Newly unsealed court documents suggest the gunman responsible for one of Canada’s worst mass killings had two handguns equipped with laser sights and stored grenades at one of his properties.
The new details on the Nova Scotia shooting are contained in RCMP applications to search Gabriel Wortman’s properties, released Wednesday following a provincial court hearing.
A witness who resides in Portapique, N.S. told RCMP investigators that on the night of April 18, he observed a large structure fire near their home. The witness drove to the area to investigate and came face-to-face with Wortman, who was parked in the driveway of the burning residence.
“[Redacted] ducked and one shot grazed the side of his head and the other got him in the shoulder,” says the document.
A long-time friend of the shooter also told Halifax Regional Police that Wortman had two crates of grenades from the United States, which were kept at the gunman’s property in Portapique also known as the ‘warehouse.’
Nova Scotia RCMP did search for evidence that the gunman had purchased or was in possession of grenades as part of their investigation, but declined to comment on their findings or the friend’s allegation on Wednesday.
Another witness told police that the gunman “in the past few weeks, had withdrew his money and hired Brinks to transport it to him. Gabriel Wortman took $750,000 to Portapique.” Another witness suggested, Wortman had buried some of that cash in the ground there.
Several of the redactions lifted on Wednesday dealt with hiding places at Wortman’s property in Portapique, including a witness statement about “a hidden compartment in the garage where he kept a high-powered rifle.
“The compartment was underneath the workbench.”
The documents also provide more details about the firearms used in the shootings, including a Colt carbine, a Sturm Ruger Mini-14 and two semi-automatic handguns, which were all illegally obtained and in three cases smuggled into Canada from the U.S.
According to a statement from RCMP Sgt. Larry Peyton, the Colt carbine rifle was sourced to a gun shop in California while the two handguns were sourced to a gun store in Maine. The Ruger Mini-14 was traced to a gun store in Winnipeg, Man., according to the documents.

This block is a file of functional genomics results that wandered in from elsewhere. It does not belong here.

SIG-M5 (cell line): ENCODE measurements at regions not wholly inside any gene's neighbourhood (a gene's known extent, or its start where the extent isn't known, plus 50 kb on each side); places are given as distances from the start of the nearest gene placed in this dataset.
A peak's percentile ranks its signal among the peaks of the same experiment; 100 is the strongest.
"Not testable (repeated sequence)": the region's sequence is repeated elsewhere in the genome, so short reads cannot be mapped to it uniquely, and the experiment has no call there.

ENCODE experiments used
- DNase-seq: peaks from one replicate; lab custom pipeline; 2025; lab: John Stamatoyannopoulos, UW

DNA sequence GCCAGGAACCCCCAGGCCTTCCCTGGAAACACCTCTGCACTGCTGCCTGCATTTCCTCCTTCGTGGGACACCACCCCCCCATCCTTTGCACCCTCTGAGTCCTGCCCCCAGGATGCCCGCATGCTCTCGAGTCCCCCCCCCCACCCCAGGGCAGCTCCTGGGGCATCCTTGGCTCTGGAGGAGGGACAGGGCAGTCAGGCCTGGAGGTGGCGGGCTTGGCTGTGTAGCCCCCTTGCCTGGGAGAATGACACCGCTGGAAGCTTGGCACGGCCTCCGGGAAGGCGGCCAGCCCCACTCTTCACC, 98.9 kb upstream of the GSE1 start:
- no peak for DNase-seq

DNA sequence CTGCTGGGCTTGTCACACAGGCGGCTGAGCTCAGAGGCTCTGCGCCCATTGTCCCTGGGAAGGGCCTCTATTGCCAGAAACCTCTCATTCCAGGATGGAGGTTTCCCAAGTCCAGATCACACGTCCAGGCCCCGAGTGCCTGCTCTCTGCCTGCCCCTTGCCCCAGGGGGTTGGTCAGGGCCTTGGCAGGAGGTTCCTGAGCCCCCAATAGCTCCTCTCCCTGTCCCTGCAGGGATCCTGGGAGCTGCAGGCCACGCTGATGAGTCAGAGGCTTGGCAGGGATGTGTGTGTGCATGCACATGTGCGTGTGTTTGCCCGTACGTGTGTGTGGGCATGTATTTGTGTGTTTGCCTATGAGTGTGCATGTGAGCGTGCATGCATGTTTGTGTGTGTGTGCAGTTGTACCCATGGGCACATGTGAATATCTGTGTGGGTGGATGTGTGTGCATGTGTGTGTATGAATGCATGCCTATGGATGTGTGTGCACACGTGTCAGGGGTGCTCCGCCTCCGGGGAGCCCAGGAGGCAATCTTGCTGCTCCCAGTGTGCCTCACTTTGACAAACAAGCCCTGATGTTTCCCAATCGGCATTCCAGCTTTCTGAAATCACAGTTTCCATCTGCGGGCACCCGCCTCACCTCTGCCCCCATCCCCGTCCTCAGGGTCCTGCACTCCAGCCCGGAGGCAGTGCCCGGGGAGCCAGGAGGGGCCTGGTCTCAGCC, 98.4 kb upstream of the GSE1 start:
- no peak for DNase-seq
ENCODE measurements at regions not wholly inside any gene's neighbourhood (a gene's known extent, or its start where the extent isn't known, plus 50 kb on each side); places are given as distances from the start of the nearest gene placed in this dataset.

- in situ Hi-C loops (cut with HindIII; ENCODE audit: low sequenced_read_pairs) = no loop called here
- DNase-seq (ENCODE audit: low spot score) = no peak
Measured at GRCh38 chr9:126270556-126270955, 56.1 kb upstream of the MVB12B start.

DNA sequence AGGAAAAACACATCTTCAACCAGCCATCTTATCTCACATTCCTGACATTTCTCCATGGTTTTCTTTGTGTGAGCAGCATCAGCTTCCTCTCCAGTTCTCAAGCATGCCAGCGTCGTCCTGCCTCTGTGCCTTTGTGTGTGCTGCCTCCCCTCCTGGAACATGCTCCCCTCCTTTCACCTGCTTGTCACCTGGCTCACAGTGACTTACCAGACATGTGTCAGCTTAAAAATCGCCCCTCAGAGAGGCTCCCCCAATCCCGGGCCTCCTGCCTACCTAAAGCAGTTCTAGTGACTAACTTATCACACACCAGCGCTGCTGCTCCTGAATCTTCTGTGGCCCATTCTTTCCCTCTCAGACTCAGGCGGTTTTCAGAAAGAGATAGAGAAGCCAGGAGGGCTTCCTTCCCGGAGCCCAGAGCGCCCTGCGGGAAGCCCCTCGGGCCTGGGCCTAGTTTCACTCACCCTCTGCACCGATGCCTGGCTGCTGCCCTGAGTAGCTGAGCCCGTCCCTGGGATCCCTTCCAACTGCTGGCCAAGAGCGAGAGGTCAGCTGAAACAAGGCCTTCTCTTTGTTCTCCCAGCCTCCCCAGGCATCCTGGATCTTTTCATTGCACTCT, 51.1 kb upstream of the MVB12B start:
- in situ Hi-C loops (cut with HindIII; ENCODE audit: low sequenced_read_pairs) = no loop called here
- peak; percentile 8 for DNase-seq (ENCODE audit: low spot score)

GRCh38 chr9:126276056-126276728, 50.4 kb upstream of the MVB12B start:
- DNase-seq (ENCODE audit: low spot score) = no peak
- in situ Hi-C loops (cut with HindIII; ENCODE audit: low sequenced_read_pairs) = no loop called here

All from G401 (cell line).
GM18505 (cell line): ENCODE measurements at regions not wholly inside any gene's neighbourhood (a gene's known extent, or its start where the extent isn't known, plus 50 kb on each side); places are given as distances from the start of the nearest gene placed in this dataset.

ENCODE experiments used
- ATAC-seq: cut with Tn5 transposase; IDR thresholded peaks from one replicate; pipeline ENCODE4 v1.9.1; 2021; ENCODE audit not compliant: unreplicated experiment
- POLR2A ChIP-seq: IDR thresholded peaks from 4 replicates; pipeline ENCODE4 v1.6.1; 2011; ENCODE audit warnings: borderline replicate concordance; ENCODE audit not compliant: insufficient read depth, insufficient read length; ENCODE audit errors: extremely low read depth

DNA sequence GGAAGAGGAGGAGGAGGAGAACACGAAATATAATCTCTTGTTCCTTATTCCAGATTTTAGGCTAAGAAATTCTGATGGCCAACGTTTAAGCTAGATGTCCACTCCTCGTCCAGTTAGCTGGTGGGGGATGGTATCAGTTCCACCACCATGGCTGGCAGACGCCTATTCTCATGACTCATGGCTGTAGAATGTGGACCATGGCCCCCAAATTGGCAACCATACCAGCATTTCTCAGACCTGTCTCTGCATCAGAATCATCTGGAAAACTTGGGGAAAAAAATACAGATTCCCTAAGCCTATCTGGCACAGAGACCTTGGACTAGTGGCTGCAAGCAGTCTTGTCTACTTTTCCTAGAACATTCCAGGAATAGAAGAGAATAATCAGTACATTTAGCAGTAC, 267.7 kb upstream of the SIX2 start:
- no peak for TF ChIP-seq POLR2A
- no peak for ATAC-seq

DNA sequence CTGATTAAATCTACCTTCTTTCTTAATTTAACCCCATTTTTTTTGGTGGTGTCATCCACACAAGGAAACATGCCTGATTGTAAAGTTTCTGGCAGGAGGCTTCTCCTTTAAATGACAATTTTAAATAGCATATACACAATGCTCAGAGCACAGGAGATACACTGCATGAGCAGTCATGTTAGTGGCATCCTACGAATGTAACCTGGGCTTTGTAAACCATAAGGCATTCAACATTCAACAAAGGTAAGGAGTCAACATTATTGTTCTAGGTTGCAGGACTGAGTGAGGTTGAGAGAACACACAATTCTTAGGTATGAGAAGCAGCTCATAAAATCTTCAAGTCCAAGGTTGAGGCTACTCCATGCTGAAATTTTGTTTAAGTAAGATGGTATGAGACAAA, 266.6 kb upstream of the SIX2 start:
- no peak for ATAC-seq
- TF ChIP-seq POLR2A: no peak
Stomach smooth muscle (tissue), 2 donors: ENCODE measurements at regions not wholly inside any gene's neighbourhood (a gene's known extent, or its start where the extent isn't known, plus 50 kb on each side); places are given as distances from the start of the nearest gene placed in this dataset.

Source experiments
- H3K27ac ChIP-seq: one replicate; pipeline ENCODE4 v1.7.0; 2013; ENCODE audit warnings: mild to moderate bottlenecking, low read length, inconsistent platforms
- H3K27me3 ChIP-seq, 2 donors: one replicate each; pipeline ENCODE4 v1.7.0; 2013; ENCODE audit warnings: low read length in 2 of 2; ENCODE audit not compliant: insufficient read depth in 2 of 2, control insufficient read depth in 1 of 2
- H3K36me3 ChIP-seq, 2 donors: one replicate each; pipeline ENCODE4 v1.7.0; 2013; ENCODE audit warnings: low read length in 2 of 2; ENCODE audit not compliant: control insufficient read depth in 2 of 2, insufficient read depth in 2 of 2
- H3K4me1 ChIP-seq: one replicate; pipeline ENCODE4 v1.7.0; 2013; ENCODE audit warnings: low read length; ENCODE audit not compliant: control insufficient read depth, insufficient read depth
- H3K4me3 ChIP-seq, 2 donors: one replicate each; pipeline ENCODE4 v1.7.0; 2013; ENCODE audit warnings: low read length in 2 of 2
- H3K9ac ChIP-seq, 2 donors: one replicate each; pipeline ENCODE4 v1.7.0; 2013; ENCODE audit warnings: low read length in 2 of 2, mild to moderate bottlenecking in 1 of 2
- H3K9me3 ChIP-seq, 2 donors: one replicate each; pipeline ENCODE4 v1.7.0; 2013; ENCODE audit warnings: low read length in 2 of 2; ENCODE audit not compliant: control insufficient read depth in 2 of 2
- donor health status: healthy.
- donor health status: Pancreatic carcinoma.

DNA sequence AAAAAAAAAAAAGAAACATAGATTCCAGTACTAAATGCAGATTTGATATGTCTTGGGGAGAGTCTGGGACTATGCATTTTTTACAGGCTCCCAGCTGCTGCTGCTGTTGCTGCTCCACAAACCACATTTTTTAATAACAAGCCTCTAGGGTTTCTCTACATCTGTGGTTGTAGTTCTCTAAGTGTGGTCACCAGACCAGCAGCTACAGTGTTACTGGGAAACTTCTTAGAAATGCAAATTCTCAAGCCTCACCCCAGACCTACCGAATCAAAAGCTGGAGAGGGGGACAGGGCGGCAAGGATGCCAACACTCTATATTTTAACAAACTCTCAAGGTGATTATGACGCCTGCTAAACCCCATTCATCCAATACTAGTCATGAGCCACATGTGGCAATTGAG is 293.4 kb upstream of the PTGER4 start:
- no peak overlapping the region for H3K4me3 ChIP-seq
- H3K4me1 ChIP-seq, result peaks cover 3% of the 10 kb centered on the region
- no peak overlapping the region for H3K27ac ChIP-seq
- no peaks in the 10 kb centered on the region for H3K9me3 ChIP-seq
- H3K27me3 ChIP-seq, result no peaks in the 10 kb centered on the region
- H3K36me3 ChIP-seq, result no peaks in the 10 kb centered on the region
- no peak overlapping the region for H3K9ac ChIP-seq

“Sgt. Peyton was able to source this firearm to a gun shop in Winnipeg, but unlawfully obtained by Gabriel Wortman as he did not possess a firearms license and never had a firearms license,” the documents said.
The RCMP investigator also said there were at least five overcapacity magazines that could hold from 30-40 rounds discovered in the gunman’s vehicle, which were likely smuggled from the U.S.
A Glock .40 calibre, semi-automatic handgun was also discovered in the vehicle with an overcapacity magazine and a laser sight attached to the weapon, according to the investigator. A Ruger, 9 mm calibre semi-automatic handgun with a laser sight was also found in the car.
A business card for a Maine gun store, Bob & Tom’s Gun Shop, was found at one of the gunman’s properties, 193 Portland in Dartmouth, N.S. Attempts to reach the store’s owner for comment were not successful.
The information contained in the newly unsealed documents have not been proven in court.
“The inquiry is underway and RCMP is fully co-operating,” said RCMP spokesperson Cpl. Lisa Croteau in an emailed statement. “The RCMP will respectfully refrain from further commenting on these matters outside of the inquiry.”
The commissioners of a joint federal-provincial inquiry in the “mass casualty” are still in the early stages of hiring staff and setting up an office to begin their work.
Last week, RCMP announced the common-law spouse of the gunman, Lisa Banfield, has been charged with providing him with ammunition.
Two other relatives were also charged with illegally providing him ammunition. Police said the trio had “no prior knowledge” of his attack plans and all three are scheduled to appear in court on Jan. 27, 2021.
On April 18 and 19, Wortman killed 22 people — neighbours, acquaintances and strangers — during a 13-hour rampage across several communities in rural Nova Scotia while dressed as an RCMP officer.
According to the RCMP documents, he also set fire to his own cottage and garage, and three other homes before being shot dead by police at a gas station in Enfield, N.S.
Since then, media outlets — including Global News — have gone to court for the release of RCMP documents pertaining to the shooting, aiming to lift the veil of secrecy on what police know about the massacre.